- Trulieve Cannabis: 58%
- Aurora Cannabis: 52%
- HEXO: 52%
- Harvest Health & Recreation: 50%
- Green Thumb Industries: 46%
- MedMen Enterprises: 44%
- Cronos Group: 44%
- CannTrust Holdings: 35%
- Canopy Growth (CGC -12.07%): 22%
- Tilray (TLRY): 20%
- Aphria (APHA): 18%
The king of the mountain: Charlotte's Web
Perhaps it's no surprise that the pot stock with the best pound-for-pound gross margin of the group is Charlotte's Web, which is also the most profitable marijuana stock.
Charlotte's Web, which sells hemp-derived cannabidiol (CBD) products -- CBD is the nonpsychoactive cannabinoid best known for its perceived medical benefits -- was in nearly 3,700 retail doors at the end of 2018, and should have no trouble vastly expanding its retail network moving forward thanks to the Farm Bill becoming law in December. The Farm Bill legalized commercial hemp production, as well as the extraction of CBD from hemp plants, thereby giving the company's entire line of products a green light in all 50 states. Although some clarification is needed by the Food and Drug Administration with regard to adding CBD to food, beverages, and dietary supplements, the Farm Bill gives Charlotte's Web free passage to thrive.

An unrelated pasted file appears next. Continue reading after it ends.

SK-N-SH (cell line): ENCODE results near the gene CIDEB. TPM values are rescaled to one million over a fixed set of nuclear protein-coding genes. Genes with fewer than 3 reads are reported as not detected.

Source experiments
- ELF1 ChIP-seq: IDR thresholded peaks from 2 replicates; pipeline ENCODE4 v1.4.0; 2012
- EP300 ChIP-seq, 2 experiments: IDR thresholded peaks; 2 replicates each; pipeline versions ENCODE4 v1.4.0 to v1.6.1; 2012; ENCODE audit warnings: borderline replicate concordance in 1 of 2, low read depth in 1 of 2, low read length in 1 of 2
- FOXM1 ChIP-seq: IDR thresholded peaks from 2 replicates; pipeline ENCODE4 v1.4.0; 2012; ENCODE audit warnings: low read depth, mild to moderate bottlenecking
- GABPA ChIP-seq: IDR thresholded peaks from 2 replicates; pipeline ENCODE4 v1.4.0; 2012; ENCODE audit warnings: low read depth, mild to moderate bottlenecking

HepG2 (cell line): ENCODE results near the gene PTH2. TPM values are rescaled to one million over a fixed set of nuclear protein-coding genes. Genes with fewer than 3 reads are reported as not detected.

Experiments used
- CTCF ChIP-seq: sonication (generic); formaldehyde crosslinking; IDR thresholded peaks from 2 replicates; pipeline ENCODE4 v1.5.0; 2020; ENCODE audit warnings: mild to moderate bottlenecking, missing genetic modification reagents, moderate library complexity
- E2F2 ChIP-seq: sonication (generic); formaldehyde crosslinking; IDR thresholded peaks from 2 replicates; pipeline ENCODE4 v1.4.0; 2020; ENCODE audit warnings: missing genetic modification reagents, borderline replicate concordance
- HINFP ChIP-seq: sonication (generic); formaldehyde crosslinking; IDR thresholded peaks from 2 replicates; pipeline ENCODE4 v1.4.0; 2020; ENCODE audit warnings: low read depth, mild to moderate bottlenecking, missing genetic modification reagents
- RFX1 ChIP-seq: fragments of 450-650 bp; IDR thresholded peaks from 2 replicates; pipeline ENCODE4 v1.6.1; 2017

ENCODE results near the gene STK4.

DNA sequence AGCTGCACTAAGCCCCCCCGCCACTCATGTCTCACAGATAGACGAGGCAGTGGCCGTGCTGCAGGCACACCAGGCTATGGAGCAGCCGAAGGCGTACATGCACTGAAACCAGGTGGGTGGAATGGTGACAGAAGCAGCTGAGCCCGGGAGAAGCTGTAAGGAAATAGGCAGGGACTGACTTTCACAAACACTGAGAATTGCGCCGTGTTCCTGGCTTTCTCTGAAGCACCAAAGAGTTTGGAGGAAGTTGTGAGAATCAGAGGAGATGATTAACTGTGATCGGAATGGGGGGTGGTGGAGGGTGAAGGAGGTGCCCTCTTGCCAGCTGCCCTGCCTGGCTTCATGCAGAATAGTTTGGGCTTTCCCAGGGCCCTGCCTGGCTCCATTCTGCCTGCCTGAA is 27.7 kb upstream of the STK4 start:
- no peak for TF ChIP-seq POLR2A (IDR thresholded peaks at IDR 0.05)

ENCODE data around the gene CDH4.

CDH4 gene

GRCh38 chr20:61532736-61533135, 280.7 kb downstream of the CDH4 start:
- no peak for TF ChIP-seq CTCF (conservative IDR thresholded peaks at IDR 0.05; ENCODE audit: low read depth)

After growing organic sales by 74% in 2018, Wall Street is looking for the company to more than double its sales in 2019 and again in 2020.
The best gross margin among dispensary stocks: Curaleaf
Among the highly competitive vertically integrated dispensary operators in the United States, Curaleaf Holdings takes its seat at the head of the table with a 63% gross margin. However, it is worth pointing out that Curaleaf generates revenue from its owned retail stores, as well as via management fees. With specific regard to cannabis, the company's gross margin was a more modest 50%.